Eating Alaska by Sitka filmmaker Ellen Frankenstein to be shown online during Alaska Food Security Week

What happens when a vegetarian from New York moves to rural Alaska and marries a commercial fisherman? Sitka filmmaker Ellen Frankenstein explored this and other food security issues in her 2008 film, Eating Alaska.

Feb. 7-13, 2021, is Alaska Food Security Week and Eating Alaska will be shown in a free online screening from 6-7:30 p.m. on Thursday, Feb. 11, using Zoom. After the movie, there will be a short panel session about how Alaska’s food security has changed over the past decade with Ellen Frankenstein, and Rep. Geran Tarr (D-Anchorage), Rep. George Rauscher (R-Sutton), and Rep. Mike Cronk (R-Tok).

This event is co-sponsored by the Alaska Farmland Trust, Alaska Farm Bureau and Alaska Farmers Market Association, in collaboration with the Alaska Food Coalition, the Alaska Food Policy Council, and the Food Bank of Alaska.

Eating Alaska is a serious and humorous film about connecting to where you live and eating locally. Made by a former city dweller now living on an island in Alaska and married to fisherman, deer hunter and environmental activist, it is a journey into food politics, regional food traditions, our connection to the wilderness and to what we put into our mouths.

In her quest for the “right thing” to eat, Ellen stops by a farmers market in the Lower 48 stocked with fresh local fruits and vegetables and then heads back to Alaska, climbing mountains with women hunters, fishing for wild salmon and communing with vegans. She visits a grocery store with kids to study labels and heads to the Arctic to talk with Iñupiat teens in a home economics class, making pretzels while they describe their favorite traditional foods from moose meat to whale blubber.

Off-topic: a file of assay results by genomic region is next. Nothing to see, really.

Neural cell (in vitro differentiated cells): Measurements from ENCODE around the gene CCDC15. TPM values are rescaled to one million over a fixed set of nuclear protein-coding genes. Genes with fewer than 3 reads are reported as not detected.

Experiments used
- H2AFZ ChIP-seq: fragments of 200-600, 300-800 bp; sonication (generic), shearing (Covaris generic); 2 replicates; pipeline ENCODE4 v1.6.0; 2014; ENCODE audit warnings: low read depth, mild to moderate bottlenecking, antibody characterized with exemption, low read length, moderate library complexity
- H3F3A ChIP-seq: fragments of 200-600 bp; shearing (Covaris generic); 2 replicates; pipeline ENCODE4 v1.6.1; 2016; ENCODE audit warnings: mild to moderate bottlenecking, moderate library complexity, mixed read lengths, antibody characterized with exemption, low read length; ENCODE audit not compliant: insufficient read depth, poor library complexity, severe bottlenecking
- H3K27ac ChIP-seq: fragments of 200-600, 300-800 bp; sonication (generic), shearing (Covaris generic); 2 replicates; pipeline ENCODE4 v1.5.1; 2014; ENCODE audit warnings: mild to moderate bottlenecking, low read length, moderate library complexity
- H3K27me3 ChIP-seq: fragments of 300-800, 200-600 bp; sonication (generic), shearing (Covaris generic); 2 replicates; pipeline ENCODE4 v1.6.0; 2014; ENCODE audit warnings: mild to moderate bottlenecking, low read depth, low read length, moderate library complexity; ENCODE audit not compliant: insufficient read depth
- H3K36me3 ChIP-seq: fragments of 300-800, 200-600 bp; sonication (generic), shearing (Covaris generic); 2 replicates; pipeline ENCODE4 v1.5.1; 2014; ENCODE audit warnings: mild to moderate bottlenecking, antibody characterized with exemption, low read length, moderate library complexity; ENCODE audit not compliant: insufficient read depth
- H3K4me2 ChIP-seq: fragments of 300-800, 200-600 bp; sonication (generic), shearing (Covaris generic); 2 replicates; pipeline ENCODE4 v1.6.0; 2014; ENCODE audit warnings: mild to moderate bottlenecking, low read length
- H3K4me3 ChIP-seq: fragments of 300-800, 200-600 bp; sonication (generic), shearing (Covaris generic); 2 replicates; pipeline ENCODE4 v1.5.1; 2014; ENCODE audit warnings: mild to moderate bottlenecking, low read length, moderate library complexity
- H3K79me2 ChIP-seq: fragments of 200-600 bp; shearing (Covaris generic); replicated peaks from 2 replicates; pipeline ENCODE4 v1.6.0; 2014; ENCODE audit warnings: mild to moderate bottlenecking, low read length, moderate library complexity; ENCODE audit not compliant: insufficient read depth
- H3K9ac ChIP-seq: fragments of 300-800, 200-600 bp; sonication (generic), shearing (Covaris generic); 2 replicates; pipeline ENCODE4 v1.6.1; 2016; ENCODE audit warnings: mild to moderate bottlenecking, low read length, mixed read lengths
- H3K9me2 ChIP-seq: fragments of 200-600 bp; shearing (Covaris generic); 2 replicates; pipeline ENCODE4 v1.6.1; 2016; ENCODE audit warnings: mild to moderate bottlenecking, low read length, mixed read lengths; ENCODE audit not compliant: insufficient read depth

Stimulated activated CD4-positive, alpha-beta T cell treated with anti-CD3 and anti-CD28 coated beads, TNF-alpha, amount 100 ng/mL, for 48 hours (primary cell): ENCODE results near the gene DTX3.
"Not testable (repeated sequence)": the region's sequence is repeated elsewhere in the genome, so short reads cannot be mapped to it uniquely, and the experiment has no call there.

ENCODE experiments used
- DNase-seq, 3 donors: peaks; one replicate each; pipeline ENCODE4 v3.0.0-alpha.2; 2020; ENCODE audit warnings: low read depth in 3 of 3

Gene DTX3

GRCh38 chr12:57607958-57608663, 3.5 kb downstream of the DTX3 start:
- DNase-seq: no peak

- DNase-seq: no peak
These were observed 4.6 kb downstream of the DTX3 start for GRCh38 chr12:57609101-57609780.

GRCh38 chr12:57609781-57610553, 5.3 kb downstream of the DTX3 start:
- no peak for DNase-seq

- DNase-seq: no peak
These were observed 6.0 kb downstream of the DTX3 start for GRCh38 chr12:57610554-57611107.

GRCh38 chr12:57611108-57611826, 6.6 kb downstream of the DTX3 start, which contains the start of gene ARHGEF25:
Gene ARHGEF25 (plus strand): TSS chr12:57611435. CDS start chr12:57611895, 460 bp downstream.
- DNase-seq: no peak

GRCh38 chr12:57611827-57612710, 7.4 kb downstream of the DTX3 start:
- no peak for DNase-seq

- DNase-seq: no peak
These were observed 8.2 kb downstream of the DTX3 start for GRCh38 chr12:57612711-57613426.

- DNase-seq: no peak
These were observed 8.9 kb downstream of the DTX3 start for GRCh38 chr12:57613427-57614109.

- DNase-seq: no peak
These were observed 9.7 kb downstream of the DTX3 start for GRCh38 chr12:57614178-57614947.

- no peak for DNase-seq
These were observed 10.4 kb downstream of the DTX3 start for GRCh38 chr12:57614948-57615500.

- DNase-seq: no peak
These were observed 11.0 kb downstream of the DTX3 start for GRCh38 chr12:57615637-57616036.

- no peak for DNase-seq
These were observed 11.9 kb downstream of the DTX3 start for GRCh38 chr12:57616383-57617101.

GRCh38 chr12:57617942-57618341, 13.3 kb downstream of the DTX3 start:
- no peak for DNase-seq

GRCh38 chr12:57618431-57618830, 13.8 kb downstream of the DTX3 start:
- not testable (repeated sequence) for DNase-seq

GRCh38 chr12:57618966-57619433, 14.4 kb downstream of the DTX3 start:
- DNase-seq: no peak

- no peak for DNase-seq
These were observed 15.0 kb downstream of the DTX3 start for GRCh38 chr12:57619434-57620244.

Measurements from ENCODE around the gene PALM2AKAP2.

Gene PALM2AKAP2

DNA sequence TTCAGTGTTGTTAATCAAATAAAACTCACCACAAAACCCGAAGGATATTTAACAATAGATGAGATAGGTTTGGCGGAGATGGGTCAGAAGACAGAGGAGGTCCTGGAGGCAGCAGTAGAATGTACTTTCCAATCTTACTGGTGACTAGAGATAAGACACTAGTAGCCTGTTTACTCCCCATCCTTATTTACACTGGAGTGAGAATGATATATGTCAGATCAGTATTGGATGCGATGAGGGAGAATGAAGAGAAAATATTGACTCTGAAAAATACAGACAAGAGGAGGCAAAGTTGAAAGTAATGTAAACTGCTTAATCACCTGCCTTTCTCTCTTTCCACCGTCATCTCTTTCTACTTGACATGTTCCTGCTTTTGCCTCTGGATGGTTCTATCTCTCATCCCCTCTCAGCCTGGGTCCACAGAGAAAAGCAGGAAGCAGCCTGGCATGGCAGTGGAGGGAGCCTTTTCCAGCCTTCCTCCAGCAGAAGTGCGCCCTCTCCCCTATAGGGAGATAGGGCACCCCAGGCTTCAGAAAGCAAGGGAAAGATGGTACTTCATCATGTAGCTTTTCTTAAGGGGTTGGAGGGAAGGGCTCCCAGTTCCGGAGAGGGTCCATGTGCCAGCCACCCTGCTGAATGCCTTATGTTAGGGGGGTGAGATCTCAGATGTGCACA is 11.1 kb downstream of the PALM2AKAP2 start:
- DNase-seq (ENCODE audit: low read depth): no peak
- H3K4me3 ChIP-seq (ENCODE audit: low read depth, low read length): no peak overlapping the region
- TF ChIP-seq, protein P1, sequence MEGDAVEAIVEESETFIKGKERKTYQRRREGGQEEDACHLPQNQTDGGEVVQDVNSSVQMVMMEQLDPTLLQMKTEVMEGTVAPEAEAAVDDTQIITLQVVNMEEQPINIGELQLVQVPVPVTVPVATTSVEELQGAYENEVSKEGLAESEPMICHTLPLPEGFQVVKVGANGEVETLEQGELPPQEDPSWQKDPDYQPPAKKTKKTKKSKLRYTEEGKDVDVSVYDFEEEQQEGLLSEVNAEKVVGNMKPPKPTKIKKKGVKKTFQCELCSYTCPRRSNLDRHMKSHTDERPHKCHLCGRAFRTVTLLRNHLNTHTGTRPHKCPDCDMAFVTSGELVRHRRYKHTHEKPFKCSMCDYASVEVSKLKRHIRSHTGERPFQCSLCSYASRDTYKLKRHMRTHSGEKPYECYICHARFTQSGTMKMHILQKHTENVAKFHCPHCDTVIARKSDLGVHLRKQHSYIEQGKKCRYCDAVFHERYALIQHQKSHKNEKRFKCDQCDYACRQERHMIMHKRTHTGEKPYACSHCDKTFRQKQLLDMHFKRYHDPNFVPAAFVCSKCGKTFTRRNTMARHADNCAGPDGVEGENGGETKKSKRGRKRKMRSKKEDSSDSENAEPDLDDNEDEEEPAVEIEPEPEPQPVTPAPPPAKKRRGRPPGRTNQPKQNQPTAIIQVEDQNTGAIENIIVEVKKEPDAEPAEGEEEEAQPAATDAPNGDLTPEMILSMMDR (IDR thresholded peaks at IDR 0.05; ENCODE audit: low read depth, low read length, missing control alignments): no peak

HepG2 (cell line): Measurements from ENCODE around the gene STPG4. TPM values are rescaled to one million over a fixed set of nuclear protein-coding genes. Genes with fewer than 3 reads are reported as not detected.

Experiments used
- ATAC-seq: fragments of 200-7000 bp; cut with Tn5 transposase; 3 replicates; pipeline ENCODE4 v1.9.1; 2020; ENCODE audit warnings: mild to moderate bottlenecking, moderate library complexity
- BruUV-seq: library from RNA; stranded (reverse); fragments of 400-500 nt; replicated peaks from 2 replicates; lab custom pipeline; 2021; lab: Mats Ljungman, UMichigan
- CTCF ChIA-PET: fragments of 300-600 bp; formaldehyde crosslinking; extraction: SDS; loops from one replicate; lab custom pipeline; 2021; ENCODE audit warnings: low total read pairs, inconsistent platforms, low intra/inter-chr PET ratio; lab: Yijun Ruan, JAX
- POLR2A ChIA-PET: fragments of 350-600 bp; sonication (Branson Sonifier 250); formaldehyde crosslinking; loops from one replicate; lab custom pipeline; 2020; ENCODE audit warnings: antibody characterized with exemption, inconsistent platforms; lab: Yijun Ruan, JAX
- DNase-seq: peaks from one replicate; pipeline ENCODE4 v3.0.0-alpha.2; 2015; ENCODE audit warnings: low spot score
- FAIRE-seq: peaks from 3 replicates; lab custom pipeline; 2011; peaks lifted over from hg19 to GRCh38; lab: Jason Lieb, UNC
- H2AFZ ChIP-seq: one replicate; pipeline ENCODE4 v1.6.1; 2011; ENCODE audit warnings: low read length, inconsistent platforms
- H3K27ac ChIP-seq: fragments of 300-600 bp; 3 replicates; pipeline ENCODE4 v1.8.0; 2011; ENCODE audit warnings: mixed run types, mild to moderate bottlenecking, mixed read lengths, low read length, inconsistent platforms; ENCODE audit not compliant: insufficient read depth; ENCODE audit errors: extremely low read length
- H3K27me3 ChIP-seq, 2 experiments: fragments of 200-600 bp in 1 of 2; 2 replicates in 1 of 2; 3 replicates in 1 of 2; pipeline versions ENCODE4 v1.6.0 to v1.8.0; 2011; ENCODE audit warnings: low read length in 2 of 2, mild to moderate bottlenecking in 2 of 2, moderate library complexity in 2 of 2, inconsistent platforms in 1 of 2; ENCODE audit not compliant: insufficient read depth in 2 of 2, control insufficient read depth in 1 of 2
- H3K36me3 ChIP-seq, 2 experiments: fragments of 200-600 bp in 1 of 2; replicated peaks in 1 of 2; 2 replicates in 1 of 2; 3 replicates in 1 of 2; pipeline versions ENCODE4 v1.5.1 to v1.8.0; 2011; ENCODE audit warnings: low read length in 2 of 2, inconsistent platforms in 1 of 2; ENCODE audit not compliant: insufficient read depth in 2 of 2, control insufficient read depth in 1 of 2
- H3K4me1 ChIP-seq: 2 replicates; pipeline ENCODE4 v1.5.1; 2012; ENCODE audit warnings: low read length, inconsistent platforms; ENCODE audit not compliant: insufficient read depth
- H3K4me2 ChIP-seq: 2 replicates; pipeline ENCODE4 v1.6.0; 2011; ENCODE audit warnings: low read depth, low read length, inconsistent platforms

The postcard like scenery in Alaska may be a contrast to what most urban residents see everyday and the filmmaker may have gone into the wild, but she also finds farmed salmon, toxics getting into wild foods and the colonization of the indigenous diet.

Eating Alaska doesn’t preach or give answers, but points out dilemmas in a style that provokes discussion on questions such as:

• What is the ethical way to eat in Alaska-or anywhere?

• Is it better to shoot a deer than buy tofu that has been shipped thousands of miles?

• Where is your comfort level in taking a life for food?

This wry personal look at what’s on your plate explores ideas about eating healthy, safe and sustainable food from one’s own backyard, either urban or wild, versus industrially produced food shipped thousands of miles. Eating Alaska is also a thought-provoking resource for discussing our assumptions about gendered behavior and women’s relationship to the natural world.

Celebrate food security in Alaska with two free movies on March 24 at Harrigan Centennial Hall

Food security can be a precarious thing in Alaska, where 90-95 percent of our food has to be shipped here from the Lower 48 or elsewhere. In honor of the third annual Alaska Food Security Awareness Week, join us for two short, free movies on the theme of “All About Alaska Grown” from 6-8 p.m. on Friday, March 24, at Harrigan Centennial Hall.

The first movie, “Alaska Far Away,” is about an hour long and tells the story of the New Deal colonists who settled in the Matanuska and Susitna valleys to farm during the 1930s. The second movie, “Five Reasons To Choose Alaska Grown,” is about 30 minutes and features interviews with Alaska farmers about why they enjoy Alaska Grown produce.

The movies, which also are showing in Anchorage, Fairbanks and Juneau during the week of March 13-17, are coordinated by the office of Rep. Geran Tarr (D-Anchorage), who has introduced several bills over the years to improve Alaska’s food security. The Sitka showing of the films is co-hosted by the Sitka Local Foods Network and Sitka Public Library.

• Wanton waste of deer meat, a record high herring quota and other local foods stories in the news